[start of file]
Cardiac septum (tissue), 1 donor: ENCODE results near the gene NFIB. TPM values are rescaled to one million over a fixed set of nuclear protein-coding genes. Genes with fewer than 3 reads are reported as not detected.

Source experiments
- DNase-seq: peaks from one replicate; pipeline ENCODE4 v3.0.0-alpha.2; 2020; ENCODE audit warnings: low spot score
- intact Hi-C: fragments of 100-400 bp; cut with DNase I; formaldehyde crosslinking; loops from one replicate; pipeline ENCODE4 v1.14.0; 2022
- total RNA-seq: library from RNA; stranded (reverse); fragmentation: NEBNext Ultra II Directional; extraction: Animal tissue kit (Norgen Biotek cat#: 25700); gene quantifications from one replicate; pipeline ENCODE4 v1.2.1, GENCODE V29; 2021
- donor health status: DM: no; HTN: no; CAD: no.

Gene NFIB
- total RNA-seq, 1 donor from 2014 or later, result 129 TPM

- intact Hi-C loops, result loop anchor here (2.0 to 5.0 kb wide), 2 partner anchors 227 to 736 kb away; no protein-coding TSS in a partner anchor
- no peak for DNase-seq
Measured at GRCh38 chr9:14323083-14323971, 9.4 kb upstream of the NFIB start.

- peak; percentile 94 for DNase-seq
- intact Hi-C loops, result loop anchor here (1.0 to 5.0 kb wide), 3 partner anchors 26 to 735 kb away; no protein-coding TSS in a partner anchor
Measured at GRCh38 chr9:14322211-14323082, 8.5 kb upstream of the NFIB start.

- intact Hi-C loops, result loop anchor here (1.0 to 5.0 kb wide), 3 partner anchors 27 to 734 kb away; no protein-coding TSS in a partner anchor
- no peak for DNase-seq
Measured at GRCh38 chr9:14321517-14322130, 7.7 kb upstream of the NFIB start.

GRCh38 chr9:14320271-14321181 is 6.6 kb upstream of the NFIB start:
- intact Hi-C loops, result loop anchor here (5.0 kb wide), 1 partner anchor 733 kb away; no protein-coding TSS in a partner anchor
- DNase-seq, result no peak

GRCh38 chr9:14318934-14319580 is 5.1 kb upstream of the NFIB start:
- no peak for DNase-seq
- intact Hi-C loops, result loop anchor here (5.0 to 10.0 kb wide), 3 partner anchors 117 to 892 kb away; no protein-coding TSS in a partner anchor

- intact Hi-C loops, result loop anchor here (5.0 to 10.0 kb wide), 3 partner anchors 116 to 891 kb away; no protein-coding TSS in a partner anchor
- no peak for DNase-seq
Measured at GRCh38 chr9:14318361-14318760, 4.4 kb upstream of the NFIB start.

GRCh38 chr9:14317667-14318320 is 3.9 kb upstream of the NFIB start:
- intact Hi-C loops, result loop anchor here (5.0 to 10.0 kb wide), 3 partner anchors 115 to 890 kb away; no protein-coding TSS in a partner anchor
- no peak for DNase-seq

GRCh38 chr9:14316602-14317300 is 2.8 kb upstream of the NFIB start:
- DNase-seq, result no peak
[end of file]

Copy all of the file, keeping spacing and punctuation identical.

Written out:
Cardiac septum (tissue), 1 donor: ENCODE results near the gene NFIB. TPM values are rescaled to one million over a fixed set of nuclear protein-coding genes. Genes with fewer than 3 reads are reported as not detected.

Source experiments
- DNase-seq: peaks from one replicate; pipeline ENCODE4 v3.0.0-alpha.2; 2020; ENCODE audit warnings: low spot score
- intact Hi-C: fragments of 100-400 bp; cut with DNase I; formaldehyde crosslinking; loops from one replicate; pipeline ENCODE4 v1.14.0; 2022
- total RNA-seq: library from RNA; stranded (reverse); fragmentation: NEBNext Ultra II Directional; extraction: Animal tissue kit (Norgen Biotek cat#: 25700); gene quantifications from one replicate; pipeline ENCODE4 v1.2.1, GENCODE V29; 2021
- donor health status: DM: no; HTN: no; CAD: no.

Gene NFIB
- total RNA-seq, 1 donor from 2014 or later, result 129 TPM

- intact Hi-C loops, result loop anchor here (2.0 to 5.0 kb wide), 2 partner anchors 227 to 736 kb away; no protein-coding TSS in a partner anchor
- no peak for DNase-seq
Measured at GRCh38 chr9:14323083-14323971, 9.4 kb upstream of the NFIB start.

- peak; percentile 94 for DNase-seq
- intact Hi-C loops, result loop anchor here (1.0 to 5.0 kb wide), 3 partner anchors 26 to 735 kb away; no protein-coding TSS in a partner anchor
Measured at GRCh38 chr9:14322211-14323082, 8.5 kb upstream of the NFIB start.

- intact Hi-C loops, result loop anchor here (1.0 to 5.0 kb wide), 3 partner anchors 27 to 734 kb away; no protein-coding TSS in a partner anchor
- no peak for DNase-seq
Measured at GRCh38 chr9:14321517-14322130, 7.7 kb upstream of the NFIB start.

GRCh38 chr9:14320271-14321181 is 6.6 kb upstream of the NFIB start:
- intact Hi-C loops, result loop anchor here (5.0 kb wide), 1 partner anchor 733 kb away; no protein-coding TSS in a partner anchor
- DNase-seq, result no peak

GRCh38 chr9:14318934-14319580 is 5.1 kb upstream of the NFIB start:
- no peak for DNase-seq
- intact Hi-C loops, result loop anchor here (5.0 to 10.0 kb wide), 3 partner anchors 117 to 892 kb away; no protein-coding TSS in a partner anchor

- intact Hi-C loops, result loop anchor here (5.0 to 10.0 kb wide), 3 partner anchors 116 to 891 kb away; no protein-coding TSS in a partner anchor
- no peak for DNase-seq
Measured at GRCh38 chr9:14318361-14318760, 4.4 kb upstream of the NFIB start.

GRCh38 chr9:14317667-14318320 is 3.9 kb upstream of the NFIB start:
- intact Hi-C loops, result loop anchor here (5.0 to 10.0 kb wide), 3 partner anchors 115 to 890 kb away; no protein-coding TSS in a partner anchor
- no peak for DNase-seq

GRCh38 chr9:14316602-14317300 is 2.8 kb upstream of the NFIB start:
- DNase-seq, result no peak